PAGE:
Indeed, Schumer, who is generally quite vocal on Israeli issues, has been largely mum after his recent comments to Politico in an emailed statement that “I strongly believe Congress should have the right to disapprove any agreement and I support the Corker bill which would allow that to occur.”
In the meantime, the Oval Office has faced additional headaches as it contended with Republican lawmakers who wrote an open letter to Iran last month expressing their disagreement with ongoing negotiations.
Israeli Prime Minister Benjamin Netanyahu added to tensions when he, against the White House’s wishes, addressed a joint session of Congress last month and declared that the Iran nuclear framework would fail.
“This is a bad deal. It’s a very bad deal,” Netanyahu told members of Congress.
Sen. John McCain, R-Ariz., has expressed continued skepticism over the State Department's and Iranian supreme leader Ali Khamenei's seemingly divergent views of the deal.
"It is undeniable that the version of the nuclear agreement outlined by the Obama Administration is far different from the one described by Iran's Supreme Leader - on inspections, sanctions relief and other critically important issues," McCain said in a statement over the weekend.
The president hit back at the suggestion that Kerry "is somehow less trustworthy in the interpretation of what's in a political agreement than the Supreme Leader of Iran."
"That's an indication of the degree to which partisanship has crossed all boundaries," Obama told reporters last week. "And we're seeing this again and again. We saw it with the letter by the 47 senators who communicated directly to the Supreme Leader of Iran — the person that they say can't be trusted at all — warning him not to trust the United States government."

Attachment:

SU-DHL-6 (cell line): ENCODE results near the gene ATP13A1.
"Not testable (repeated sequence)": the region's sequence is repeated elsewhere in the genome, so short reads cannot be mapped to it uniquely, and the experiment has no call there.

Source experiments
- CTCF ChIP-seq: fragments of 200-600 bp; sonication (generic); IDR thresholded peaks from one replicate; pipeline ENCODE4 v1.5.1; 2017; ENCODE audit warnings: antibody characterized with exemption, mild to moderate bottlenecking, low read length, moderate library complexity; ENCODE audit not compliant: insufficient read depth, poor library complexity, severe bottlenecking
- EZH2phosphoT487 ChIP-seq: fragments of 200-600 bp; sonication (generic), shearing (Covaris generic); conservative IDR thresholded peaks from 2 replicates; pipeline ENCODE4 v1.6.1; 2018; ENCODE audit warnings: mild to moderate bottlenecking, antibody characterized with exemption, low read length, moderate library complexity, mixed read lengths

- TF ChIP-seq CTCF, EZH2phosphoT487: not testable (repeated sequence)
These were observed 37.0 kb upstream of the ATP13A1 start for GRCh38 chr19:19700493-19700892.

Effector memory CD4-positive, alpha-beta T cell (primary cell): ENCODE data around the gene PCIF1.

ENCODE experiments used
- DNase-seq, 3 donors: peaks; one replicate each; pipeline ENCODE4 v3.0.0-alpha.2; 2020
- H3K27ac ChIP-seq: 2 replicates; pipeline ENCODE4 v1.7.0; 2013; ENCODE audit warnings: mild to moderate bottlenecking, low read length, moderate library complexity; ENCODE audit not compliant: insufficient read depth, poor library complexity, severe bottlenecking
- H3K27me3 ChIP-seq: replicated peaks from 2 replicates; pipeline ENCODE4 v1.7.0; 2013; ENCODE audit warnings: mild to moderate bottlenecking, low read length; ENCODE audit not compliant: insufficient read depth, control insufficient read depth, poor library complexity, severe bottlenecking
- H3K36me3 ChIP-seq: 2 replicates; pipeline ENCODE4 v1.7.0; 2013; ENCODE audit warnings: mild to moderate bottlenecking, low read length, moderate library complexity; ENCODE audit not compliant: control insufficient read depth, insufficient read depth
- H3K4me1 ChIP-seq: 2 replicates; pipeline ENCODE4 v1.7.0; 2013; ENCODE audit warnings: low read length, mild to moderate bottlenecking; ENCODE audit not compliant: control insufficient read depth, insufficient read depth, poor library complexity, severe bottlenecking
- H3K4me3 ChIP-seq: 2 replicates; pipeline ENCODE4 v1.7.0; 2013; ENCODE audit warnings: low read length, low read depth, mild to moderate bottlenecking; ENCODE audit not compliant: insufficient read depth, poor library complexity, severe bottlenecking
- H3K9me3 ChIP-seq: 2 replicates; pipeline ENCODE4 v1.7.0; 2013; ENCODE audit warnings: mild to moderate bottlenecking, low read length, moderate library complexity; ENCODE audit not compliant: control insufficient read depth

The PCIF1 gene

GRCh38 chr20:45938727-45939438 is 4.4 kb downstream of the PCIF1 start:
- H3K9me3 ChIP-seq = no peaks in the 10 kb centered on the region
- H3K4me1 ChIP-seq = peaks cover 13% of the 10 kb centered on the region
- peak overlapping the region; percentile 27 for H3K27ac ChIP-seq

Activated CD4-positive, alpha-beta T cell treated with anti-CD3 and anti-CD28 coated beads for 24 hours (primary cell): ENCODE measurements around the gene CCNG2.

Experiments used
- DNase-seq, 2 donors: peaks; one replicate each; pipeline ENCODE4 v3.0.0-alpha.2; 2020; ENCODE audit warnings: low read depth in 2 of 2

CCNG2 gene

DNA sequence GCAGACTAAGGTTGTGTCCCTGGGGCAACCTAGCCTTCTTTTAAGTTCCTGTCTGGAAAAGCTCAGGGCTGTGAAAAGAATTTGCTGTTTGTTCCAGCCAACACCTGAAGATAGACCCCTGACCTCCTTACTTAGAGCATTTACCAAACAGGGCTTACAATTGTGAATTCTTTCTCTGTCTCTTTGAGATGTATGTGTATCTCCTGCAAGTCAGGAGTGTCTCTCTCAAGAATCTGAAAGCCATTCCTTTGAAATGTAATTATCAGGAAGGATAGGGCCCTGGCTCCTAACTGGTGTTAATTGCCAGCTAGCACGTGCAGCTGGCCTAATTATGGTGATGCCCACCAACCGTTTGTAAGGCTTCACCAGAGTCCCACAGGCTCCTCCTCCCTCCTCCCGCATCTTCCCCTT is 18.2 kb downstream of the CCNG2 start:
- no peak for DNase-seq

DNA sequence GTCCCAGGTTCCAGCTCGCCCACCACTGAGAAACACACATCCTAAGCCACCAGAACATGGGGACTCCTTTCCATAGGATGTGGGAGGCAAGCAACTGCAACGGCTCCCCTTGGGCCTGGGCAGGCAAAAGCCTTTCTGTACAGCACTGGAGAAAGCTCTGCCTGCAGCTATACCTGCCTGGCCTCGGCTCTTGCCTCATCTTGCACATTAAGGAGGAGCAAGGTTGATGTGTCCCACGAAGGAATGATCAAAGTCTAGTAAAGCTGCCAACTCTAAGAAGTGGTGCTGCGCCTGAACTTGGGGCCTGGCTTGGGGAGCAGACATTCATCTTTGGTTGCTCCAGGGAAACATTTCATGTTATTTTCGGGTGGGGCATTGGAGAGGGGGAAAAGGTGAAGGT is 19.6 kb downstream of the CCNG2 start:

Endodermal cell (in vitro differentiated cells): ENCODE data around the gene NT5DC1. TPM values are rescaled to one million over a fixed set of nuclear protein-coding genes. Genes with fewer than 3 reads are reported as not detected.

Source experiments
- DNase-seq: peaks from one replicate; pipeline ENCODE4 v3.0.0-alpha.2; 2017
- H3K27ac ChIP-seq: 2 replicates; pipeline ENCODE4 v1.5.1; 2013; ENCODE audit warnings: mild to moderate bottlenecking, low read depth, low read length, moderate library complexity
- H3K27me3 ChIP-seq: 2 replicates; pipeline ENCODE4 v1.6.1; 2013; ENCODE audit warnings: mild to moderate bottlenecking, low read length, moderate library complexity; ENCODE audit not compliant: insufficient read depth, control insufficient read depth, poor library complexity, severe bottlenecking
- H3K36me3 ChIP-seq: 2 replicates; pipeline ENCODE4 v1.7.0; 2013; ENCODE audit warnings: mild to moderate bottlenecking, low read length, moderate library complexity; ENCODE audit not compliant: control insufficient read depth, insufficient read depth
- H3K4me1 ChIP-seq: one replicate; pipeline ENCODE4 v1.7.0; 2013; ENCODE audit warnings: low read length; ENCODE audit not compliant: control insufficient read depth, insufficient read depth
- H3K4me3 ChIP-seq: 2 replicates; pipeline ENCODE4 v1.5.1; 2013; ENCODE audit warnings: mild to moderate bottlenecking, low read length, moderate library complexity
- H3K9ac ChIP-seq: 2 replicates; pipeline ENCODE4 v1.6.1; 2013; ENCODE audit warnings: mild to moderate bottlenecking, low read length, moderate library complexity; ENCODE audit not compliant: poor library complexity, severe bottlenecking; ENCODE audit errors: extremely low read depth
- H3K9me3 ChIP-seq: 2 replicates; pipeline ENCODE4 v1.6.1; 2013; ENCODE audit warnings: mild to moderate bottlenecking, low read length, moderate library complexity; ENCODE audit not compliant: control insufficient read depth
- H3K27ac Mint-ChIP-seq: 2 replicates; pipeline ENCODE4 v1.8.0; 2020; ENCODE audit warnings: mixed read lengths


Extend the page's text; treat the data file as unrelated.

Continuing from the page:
Tensions may soon take a turn, however.
Sen. Bob Corker, R-Tenn., chairman of the Senate Foreign Relations Committee and the committee’s ranking Democrat, Sen. Ben Cardin, D-Md., helped hammer out a compromise that removed some of the provisions the White House objected to as overly stringent while ensuring that Congress would still have time to review the deal.
According to congressional aides, the compromise bill requires the president to submit the final agreement to Congress and lawmakers would have roughly a month to review the details—however that period could be extended in some circumstances. Congress would get 60 days to review the proposal if they aren’t given enough time before the summer recess to review.
The president would be prohibited from waiving the congressional sanctions while the proposal is under review.
During Tuesday’s briefing, the White House said the "compromise" measure in its current form is one that the president would likely sign since the review period was cut to 30 days and language requiring certification that Iran wouldn’t support terrorist attacks on Americans was removed.
The measure now goes to the Senate floor where GOP leadership expects it to pass, congressional aides told NBC News. The president could still veto the measure, but supporters feel confident they have enough votes to override.
“There are ways for Democratic legislators to express their support for Israel but still assert their institutional right to have a say in this crucial international negotiation,” Sabato said. “It’s hard to believe that, if it came to it, Democrats would provide the votes for a veto override, the first of Obama’s presidency and a sign of serious lame-duck status.”